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Benefits of Spaying and Neutering

Heed Bob Barker’s Advice!
For years, “The Price is Right” former host Bob Barker ended his sign-off with a reminder to spay and neuter your pets. Barker may be long retired, but his advice remains sound and, since February is Spay/Neuter Awareness Month, here is another reminder.
Even though pet adoptions are up because of the pandemic, there are still millions of dogs and cats euthanized annually because they can’t find homes. Consider this: a dog can have as many three litters a year and a cat can have up to five litters annually. Think about all those puppies and kittens – and the puppies and kittens they could be producing themselves within a year!
The world will never run out of dogs and cats, so spaying and neutering is a great way to keep populations in check.
There also are important health reasons for spaying or neutering.
Spaying reduces breast tumors and uterine infections – things can occur in up to 90% of cats and 50% of dogs.
With male pets, neutering helps with the prevention of prostate problems and testicular cancer. Having to deal with those problems is far more expensive than spaying/neutering.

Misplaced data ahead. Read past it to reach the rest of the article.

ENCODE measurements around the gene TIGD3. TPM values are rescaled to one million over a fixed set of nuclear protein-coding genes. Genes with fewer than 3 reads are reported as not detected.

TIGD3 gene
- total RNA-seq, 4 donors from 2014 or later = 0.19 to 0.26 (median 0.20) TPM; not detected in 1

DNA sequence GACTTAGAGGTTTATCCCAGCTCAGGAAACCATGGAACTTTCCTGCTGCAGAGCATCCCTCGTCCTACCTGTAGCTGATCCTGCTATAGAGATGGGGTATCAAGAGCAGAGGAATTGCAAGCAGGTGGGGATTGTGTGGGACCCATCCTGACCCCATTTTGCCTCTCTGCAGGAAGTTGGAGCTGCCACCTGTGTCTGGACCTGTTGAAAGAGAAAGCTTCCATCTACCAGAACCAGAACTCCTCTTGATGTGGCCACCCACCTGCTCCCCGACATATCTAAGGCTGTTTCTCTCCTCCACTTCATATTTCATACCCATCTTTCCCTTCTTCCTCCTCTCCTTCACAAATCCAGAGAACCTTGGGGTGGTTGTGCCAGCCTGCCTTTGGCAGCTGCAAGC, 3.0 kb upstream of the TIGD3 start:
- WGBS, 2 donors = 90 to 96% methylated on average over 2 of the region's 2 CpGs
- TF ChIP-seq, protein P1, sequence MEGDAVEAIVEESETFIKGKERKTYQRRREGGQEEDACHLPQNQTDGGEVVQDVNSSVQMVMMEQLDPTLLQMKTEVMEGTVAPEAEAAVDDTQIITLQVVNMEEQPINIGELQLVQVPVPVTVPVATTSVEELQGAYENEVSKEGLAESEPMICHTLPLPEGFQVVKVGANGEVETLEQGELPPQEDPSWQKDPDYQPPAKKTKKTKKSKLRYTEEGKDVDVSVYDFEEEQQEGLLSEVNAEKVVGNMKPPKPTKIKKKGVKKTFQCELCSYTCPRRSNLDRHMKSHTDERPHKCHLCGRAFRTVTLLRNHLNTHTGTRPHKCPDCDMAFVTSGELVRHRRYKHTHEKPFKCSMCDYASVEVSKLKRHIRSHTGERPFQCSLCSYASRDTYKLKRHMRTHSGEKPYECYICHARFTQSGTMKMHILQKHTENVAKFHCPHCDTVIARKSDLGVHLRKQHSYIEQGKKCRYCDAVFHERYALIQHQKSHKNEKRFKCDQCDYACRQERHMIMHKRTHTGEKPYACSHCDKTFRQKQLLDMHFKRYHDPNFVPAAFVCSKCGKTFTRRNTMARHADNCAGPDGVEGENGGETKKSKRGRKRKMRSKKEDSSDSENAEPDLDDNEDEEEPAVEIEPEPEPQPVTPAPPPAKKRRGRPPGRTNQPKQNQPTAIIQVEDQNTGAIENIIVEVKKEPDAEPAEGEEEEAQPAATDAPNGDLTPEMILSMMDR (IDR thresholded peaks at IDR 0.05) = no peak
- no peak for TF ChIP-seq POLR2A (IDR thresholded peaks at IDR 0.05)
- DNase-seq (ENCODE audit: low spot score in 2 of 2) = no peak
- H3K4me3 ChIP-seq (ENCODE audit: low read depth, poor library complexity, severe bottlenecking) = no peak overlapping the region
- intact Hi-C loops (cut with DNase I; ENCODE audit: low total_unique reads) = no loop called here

Spaying and neutering also make for better-behaved pets. Unneutered dogs, for example, may run away from home to seek a mate, while female cats will yowl and even urinate indiscriminately around your home.
With both dogs and cats, spaying and neutering reduce aggressive behavior.
Pets can be spayed or neutered at any time as adults, but it’s better to do so when they’re puppies and kittens. For the former, between six and 18 months is ideal, depending upon size and breed, while for the latter, it’s usually safe after eight weeks.
Finally, let’s save the best reason for last – spayed and neutered animals live longer, so you’ll have more time with your furry friends.
A Banfield Pet Hospitals studies showed that neutered dogs lived 18% longer, while spayed dogs lived 23% longer. It was even better for cats: Spayed cats lived 39% longer, while neutered cats lived 62% longer.
Do you need any more reason than longevity to spay/neuter your pets?
AG
 
 
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Comments

  1. I had no idea that spaying can help reduce the risk of tumors and uterine infections in dogs and cats. I just adopted an adorable little kitty from the pet store, and I think that I am going to get her spayed sometime soon. I definitely don’t want her to get infected or to have babies anytime soon!

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